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Most moms are satisfied knowing that the love of their children is reward enough for doing a job well done as a parent. One lucky mother got an added bonus this year.
Soccer practice, PTA meetings, working as an assistant lobbyist with the Stewart Agency in Trenton, and family dinners are all in a days work for Cream Ridge resident, Susan A. Fanning. She has been involved in local soccer, basketball, wrestling, cheerleading, gymnastics, track and field and the 4-H club since her four children were in elementary school, in addition to being married for 27 years.
Now that recently married Alison, 26; and sons, Frank, 25; Michael, 23; and Scott, 19; are all grown up, they were able to join their father in thanking their mother in a most special way. A way that most mothers can only dream of. Susan's children and husband were in the audience, along with new son-in-law Timothy Schlosser, to cheer her on as she competed in a beauty pagent for the title of Mrs. New Jersey recently.
On Sunday, June 6th, 13 married women from throughout the state of New Jersey converged upon the Doubletree Hotel in Somerset to compete not only for the title of Mrs. New Jersey, but for the chance to go on and compete against 49 other married women across the country for the opportunity to be Mrs. America.
"I was honored to be in the presence of those beautiful, intelligent, well-spoken women who have all made wonderful contributions to their communities. The camaraderie as excellent," said Fanning in a recent interview at her home in Cream Ridge. "The competition was tough but I gave it my best shot."
Although Fanning didn't win, she feels that she came away from the experience more well rounded and better for it. "It was a wonderful experience and I feel that I have gained so much from doing it." Mrs. Fanning was nominated by a friend of hers from her years as a student at the Barbazon Academy in New York City. From there, Susan had to get sponsors and list the many different community service organizations that she was involved with before she was allowed to carry the honor of representing her hometown as "Mrs. Cream Ridge."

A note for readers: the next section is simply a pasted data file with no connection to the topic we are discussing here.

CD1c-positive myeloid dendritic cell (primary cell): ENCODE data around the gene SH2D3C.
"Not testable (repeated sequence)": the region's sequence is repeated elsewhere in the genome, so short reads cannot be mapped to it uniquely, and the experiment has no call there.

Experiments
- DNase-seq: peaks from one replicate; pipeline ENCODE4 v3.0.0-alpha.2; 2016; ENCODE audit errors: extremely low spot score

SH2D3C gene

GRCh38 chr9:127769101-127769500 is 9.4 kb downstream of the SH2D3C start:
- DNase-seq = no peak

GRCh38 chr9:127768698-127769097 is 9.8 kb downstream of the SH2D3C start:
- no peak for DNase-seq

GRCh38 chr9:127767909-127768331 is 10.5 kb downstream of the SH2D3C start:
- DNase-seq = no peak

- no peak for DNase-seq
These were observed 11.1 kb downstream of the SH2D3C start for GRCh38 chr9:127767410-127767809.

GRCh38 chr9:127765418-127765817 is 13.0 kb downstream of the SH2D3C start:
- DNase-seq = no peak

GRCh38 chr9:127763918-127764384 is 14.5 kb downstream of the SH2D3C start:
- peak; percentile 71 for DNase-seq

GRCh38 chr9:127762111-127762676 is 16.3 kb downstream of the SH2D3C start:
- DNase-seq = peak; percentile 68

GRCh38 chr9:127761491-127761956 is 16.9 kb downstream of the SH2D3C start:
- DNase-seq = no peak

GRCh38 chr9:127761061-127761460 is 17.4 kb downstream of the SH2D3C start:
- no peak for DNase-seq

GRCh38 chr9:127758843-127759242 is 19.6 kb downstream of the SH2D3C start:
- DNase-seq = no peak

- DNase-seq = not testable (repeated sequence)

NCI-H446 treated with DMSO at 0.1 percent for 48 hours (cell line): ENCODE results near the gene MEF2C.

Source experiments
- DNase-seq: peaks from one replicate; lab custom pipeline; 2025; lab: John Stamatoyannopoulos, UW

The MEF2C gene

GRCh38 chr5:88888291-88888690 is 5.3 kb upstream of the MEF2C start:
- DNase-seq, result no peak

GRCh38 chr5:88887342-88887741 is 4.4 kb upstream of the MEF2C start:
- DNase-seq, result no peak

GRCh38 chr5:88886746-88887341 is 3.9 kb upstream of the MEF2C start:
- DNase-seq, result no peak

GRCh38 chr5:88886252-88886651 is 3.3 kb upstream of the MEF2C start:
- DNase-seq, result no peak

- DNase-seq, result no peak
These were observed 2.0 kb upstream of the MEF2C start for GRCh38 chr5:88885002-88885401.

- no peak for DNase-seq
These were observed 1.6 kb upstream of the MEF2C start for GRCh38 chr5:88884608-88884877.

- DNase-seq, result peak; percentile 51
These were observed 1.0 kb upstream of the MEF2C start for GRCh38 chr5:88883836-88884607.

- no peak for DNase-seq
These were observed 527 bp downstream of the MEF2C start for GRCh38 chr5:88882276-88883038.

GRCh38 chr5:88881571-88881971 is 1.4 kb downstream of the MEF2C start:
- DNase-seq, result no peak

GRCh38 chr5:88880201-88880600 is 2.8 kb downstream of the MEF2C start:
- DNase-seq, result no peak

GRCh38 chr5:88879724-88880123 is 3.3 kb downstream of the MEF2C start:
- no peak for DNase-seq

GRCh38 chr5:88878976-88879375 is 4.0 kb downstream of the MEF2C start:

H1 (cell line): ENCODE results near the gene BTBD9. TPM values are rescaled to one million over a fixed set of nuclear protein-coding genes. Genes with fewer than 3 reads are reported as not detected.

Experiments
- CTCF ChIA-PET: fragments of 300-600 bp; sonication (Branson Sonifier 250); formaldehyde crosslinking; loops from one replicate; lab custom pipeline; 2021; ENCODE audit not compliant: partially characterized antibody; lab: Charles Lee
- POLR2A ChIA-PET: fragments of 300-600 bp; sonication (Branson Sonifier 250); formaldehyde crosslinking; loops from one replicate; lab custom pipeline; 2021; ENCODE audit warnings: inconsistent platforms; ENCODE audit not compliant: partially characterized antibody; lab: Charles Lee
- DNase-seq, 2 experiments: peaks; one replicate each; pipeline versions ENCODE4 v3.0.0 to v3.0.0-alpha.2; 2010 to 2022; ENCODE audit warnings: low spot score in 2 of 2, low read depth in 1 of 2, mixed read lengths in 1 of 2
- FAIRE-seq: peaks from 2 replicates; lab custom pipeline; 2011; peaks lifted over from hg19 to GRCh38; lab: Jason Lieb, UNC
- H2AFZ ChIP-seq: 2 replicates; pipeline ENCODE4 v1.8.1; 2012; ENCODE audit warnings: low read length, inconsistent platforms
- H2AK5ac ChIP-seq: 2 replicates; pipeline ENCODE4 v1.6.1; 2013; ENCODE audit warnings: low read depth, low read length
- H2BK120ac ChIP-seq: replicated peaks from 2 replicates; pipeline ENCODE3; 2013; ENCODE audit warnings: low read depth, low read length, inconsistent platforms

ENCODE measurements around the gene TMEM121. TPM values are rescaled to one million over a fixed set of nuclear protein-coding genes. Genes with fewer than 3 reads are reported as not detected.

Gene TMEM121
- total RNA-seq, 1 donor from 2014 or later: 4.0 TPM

The pageant itself donates yearly to the American Cancer Society. "One of the contestants was wearing a wig, due to the fact that she was currently going through chemotherapy for breast cancer, Another contestant works in the field of making hairpieces for cancer vicitms and was also a victim of cervical cancer." She added, "Just learning about these other women's personal challenges was just an experience in itself."
The contestants had a full four day schedule, which included an orientation on Thursday, being pre-interviewed by the judges (which counted for 50% of their score), practicing and learning dance routines and speeches, dinner with the other contestants and directors and building the platform for which they would stand if they were bestowed with the honor of being Mrs. New Jersey. In light of recent tragedies such as the Columbine, Colorado school shooting and other unforunate copycat incidents, the platform that Susan prepared was "Family Unity."
She believes that "if parents were a little more attentive and spent just ten minutes a day, after work, talking with their children," that the world would be a much better place. "I think that it's great that kids are involved in sports and activities, because it keeps them out of trouble. However, you need to have that one on one time with your children as well."
Susan married her high school sweetheart, Frank, a Trenton firefighter, who together built by hand, the house in which they have now lived for 20 years. She has always taken classes of some kind to better herself. She worked as a housecleaner for twenty years, before working as a interior decorator in New York City and working more recently for the Stuart Agency located across from the State House in Trenton.
Although she didn't win the title of Mrs. New Jersey, she would do it all over again. After the pageant, her son Frank looked at his mother and shook his head. When she asked him what was wrong, he replied, "I just can't tell you how proud I am of you. I could never have done what you did." Mrs. Fanning added, "Now what (Frank) said was worth the whole experience."
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